EDITOR'S NOTE: The following story first appeared in the Grand Forks Herald's Wedding Guide.
Here’s a rule of thumb for your better half’s ring finger: an engagement band can match today’s trends if you’d like. But decades from now, both of you will want it to be timeless.
“What I always tell people: it's about quality,” said Nancy Marchell, owner of Signature Jewelers in Grand Forks. “Whatever you do, you want to make sure: how long will I like this ring? You're going to want to wear it a long time.”
But despite that simple, central rule, there are a thousand ways to make a ring unique. Recently, Marchell said, she’s seen plenty of “halo” style rings — a central stone surrounded by smaller ones — but she adds that there are plenty of people who want a “solitaire,” or single stone, too. And there’s a burgeoning interest in custom jewelry too, finely tailored to a buyers’ most unique interests.
“What's in style is whatever you want,” Marchell said. "I tell people it's like decorating — it's whatever your taste is."
The same goes at River City Jewelers, where co-owner Mike Zhorela points out that custom jewelry has been getting more popular for years, with computer-assisted processes and more making it far more feasible to build customers what they want.
“The manufacturing of one-of-a-kind pieces has become a lot easier to do,” Zhorela said.
And this year’s ring-shopping season arrives at an interesting moment — just as the COVID-19 pandemic starts to wane. There are plenty of theories that suggest COVID has had an impact on engagement rings.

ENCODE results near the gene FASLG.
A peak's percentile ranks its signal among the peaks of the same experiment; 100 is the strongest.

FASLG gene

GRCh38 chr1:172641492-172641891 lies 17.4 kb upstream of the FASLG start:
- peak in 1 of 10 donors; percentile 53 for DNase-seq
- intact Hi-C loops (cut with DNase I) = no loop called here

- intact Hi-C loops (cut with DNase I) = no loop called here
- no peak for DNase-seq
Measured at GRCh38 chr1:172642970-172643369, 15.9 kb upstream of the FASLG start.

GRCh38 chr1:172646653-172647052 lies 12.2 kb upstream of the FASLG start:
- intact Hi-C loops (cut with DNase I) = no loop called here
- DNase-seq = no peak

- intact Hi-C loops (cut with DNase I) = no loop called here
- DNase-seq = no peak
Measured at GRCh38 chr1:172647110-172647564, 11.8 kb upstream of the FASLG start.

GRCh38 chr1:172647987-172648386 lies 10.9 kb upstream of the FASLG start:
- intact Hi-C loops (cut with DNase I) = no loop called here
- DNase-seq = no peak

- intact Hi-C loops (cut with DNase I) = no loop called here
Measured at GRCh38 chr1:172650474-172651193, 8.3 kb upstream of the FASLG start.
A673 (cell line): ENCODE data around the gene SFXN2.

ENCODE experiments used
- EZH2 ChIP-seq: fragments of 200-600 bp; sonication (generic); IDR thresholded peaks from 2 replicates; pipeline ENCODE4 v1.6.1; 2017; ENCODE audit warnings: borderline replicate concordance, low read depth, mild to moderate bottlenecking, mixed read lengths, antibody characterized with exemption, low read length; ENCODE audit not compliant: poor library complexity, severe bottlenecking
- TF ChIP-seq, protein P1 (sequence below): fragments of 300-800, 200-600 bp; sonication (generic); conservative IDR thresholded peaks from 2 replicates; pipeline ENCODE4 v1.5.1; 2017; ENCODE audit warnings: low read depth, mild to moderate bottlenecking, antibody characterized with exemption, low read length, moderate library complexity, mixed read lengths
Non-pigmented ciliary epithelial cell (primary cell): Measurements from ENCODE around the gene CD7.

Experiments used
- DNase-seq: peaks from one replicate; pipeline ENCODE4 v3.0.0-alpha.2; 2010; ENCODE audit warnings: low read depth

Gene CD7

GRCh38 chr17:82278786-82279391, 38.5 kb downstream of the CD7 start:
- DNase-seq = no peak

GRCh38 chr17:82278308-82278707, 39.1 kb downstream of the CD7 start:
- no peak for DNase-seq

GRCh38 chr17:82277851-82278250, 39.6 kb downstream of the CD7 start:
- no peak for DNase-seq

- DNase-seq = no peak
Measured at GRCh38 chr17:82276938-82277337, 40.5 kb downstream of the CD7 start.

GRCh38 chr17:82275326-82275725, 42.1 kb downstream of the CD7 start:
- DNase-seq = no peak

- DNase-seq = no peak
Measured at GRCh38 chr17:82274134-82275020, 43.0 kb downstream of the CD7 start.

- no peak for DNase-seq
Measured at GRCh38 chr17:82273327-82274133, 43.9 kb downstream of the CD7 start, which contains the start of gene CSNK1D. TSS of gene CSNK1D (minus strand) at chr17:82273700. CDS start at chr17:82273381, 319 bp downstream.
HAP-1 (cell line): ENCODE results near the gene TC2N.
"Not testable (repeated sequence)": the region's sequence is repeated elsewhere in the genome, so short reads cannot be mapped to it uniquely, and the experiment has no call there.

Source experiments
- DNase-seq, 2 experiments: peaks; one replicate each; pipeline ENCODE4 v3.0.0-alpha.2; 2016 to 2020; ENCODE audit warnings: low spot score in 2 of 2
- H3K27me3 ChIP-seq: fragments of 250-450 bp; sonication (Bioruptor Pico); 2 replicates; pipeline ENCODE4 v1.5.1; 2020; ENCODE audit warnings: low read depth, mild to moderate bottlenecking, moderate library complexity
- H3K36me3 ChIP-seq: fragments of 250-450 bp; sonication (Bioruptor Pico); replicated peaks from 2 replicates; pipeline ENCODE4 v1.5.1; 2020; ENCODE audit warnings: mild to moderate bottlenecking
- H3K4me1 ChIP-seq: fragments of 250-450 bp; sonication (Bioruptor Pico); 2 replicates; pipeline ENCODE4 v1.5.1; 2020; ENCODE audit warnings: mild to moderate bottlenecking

Brides magazine quotes a range of jewelry experts that claim COVID, scrambling traditional wedding plans around the country, has given couples the drive to “take control of what few details they can” — personalizing ring settings and stone cuts to make a unique statement.
“Since a lot of weddings are being postponed we have been seeing a rise in rings that can serve as both an engagement ring and wedding band,” jewelry designer Katherine Kim told the magazine.
But COVID-19 is changing more than just styles. As the pandemic comes to an end, Marchell said Signature Jewelers is pivoting toward more private appointment shopping, a carryover from big successes during the pandemic. Customers like the fit and feel of private service, she said.
At River City Jewelers, Zhorela said he’s seen a big surge in repairs and restorations during the pandemic; perhaps people are looking to touch up jewelry that belonged to a departed loved one, or maybe hoping to complete a more antique set.
"Repairs and restorations were through the roof,” Zhorela said of the last year. “(It was) very, very busy in the custom direction, because people were at home, probably at home designing (and) found projects to build. We saw a lot of that happening."
But no matter what customers are looking for, there’s always the simple, central idea to keep in mind — that a timeless look, even one that’s dressed up, will always work well.
"Modern takes on classic styles are always the hot seller,” Zhorela said.